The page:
A picture of an Irish graveyard
An Irish graveyard Credit: Luca Sartoni Credit: Luca Sartoni

I read with fascination this story by Razib Khan, about the genetic “arrangements” of the inhabitants of Ireland over the last 10,000 years. Khan is reportedly a geneticist and Director of Science at the Insitome Institute, so although I have no particular mechanism to authenticate the accuracy of this story, I also have no reason to doubt it:

These newcomers arrived in Ireland around 4500 BC, many thousands of years after they had established themselves in southern Europe. They brought with them their grains, sheep and cattle, but many of the elements of Irish agricultural life were already in place and had been for over 1,500 years, conditioned by the local ecology and climatic regime. Though the new people mixed with the native hunter-gatherers, their own language and culture came to dominate, while ancient DNA indicates that the hunter-gatherers were very small in number. There were simply many more of the newcomers.

How the Irish became white

Up until around 10,000 years ago, an ice sheet substantially covered the area currently occupied by these Isles. As the ice sheet receded at the end of that ice age, humans to live in the areas occupied by modern day Isle of Man. As the ice sheet continued to melt, the global sea levels rose, eventually cutting off Ireland and Britain from the Isle of Man.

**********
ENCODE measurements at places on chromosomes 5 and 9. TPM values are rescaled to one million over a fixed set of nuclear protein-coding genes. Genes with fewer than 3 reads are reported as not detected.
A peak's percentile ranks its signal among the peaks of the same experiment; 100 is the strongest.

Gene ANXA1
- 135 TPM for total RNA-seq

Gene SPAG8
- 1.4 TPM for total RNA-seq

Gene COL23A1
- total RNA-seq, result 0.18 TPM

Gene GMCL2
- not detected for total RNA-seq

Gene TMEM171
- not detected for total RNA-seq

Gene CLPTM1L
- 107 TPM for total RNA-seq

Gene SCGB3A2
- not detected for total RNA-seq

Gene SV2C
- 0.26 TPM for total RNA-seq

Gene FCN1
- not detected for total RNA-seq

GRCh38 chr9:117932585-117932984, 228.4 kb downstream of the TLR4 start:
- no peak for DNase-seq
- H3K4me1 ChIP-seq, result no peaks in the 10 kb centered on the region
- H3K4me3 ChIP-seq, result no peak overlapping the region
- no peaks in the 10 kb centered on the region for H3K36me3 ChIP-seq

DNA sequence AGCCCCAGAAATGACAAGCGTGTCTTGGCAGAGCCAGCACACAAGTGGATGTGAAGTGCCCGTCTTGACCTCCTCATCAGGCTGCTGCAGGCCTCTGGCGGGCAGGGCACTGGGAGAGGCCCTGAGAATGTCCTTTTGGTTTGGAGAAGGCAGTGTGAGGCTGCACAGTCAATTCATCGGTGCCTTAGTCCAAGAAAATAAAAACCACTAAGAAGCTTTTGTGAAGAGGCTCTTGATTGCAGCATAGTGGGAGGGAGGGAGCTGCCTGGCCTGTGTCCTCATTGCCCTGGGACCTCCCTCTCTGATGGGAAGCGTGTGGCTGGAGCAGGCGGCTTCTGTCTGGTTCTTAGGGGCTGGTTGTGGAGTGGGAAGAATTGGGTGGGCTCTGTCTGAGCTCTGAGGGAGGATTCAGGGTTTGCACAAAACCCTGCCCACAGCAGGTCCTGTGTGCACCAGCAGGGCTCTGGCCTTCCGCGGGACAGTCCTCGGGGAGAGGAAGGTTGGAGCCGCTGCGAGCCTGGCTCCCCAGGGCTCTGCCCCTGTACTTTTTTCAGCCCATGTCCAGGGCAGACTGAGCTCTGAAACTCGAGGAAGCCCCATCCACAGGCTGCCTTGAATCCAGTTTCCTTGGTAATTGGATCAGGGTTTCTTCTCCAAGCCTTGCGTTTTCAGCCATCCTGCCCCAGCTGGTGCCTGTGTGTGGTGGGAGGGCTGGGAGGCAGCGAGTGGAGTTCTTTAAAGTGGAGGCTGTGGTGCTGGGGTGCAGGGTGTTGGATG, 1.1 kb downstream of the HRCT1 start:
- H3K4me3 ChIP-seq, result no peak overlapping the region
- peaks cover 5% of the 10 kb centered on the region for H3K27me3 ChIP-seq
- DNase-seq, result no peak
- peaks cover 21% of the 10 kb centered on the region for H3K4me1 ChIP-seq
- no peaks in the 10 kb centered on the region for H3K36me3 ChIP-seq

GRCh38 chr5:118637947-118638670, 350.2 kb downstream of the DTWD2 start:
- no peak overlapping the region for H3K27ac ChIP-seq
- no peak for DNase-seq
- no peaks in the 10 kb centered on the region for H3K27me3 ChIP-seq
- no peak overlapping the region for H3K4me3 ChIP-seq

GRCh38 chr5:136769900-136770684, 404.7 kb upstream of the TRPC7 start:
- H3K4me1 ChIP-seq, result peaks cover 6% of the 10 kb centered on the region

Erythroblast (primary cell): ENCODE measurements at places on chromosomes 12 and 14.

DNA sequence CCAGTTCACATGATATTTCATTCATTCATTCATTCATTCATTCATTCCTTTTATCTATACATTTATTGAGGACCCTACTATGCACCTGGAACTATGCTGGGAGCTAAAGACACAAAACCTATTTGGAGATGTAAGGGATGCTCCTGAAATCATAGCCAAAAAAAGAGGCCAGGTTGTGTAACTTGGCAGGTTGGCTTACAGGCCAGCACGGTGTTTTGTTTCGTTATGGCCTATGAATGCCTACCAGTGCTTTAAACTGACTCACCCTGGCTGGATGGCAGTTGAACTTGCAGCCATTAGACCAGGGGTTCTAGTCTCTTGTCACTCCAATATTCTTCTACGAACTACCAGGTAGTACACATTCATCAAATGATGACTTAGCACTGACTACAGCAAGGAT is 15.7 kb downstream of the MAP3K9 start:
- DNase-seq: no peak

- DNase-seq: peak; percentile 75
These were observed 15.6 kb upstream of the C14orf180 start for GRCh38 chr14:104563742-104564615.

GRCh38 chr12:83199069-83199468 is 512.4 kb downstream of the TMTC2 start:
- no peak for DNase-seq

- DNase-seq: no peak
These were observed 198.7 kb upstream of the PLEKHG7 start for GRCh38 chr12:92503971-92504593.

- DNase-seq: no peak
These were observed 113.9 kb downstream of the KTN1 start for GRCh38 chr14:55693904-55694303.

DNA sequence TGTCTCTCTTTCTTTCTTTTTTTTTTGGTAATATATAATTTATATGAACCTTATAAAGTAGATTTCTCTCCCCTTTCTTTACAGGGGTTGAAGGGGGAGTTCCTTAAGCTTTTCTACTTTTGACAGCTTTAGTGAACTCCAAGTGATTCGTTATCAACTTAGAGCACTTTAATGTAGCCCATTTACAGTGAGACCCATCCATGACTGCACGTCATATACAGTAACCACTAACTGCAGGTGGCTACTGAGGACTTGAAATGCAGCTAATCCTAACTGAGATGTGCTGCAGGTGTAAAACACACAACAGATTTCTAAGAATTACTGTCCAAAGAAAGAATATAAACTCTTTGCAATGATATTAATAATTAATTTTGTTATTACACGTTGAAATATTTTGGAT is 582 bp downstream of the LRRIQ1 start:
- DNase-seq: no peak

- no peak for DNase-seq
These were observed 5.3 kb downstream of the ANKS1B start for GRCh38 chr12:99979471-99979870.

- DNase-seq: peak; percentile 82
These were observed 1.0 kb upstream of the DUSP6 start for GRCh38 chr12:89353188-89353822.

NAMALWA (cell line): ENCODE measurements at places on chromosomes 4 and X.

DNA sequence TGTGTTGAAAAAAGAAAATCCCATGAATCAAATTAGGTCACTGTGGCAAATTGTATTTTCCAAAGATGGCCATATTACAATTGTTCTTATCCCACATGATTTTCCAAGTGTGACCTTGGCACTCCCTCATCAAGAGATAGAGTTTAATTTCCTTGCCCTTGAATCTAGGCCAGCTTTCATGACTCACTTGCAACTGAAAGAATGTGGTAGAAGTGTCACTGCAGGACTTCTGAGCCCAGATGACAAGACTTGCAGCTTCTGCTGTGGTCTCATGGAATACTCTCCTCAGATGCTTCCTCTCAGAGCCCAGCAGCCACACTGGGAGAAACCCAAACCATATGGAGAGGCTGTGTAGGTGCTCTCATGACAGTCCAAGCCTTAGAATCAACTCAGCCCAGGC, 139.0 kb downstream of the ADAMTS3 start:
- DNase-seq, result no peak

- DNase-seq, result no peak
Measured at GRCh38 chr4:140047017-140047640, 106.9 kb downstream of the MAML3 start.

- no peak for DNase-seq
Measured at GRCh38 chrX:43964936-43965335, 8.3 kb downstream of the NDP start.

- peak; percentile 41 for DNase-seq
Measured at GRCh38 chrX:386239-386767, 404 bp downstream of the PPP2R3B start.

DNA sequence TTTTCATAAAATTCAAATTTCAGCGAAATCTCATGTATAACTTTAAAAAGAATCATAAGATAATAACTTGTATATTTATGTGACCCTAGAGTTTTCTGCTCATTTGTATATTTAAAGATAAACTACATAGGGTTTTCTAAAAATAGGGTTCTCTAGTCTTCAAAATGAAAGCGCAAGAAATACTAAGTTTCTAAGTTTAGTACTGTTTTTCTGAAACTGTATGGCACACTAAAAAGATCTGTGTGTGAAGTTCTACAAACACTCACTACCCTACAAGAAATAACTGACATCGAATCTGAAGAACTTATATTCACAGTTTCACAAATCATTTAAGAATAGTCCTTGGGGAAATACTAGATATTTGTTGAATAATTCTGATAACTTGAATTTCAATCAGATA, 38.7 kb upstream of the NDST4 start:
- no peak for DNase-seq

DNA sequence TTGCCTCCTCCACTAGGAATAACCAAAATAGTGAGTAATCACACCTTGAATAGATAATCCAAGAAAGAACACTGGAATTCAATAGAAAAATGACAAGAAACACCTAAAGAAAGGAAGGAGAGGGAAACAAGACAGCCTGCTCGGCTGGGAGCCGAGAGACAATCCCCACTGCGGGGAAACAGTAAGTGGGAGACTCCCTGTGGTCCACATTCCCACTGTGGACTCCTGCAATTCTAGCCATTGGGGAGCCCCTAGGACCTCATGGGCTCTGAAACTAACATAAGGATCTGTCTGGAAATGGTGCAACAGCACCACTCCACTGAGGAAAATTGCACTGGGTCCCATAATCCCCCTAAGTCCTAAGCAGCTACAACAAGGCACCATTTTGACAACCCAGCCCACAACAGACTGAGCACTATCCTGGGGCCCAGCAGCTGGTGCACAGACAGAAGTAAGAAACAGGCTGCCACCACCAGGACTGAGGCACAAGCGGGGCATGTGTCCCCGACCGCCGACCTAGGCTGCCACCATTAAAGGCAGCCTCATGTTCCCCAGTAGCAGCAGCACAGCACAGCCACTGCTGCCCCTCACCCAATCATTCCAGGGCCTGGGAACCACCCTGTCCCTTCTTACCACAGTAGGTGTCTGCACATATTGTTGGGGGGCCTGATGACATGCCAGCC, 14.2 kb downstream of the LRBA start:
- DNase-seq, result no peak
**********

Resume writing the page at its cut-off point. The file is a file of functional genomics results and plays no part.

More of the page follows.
In the article above by Khan, it was excellent to read a coherent narrative that I was able to follow and understand. Narratives like this make it much easier for me to remember and fully comprehend the story.

Does anyone know of an equivalent narrative for the genetic history of the people of Mann?

Michael Josem is a long-term consumer advocate, most prominently as a global leader in combating fraud in the online gambling industry. He was in part the inspiration for the 20th Century Fox Movie, Runner Runner, starring Ben Affleck and Justin Timberlake.

Josem has over a decade of experience as a senior business leader working across various high-tech and online industries, and takes action to build a better community. His primary volunteer roles include service for the Commonwealth War Graves Commission, and Graih, the homelessness charity.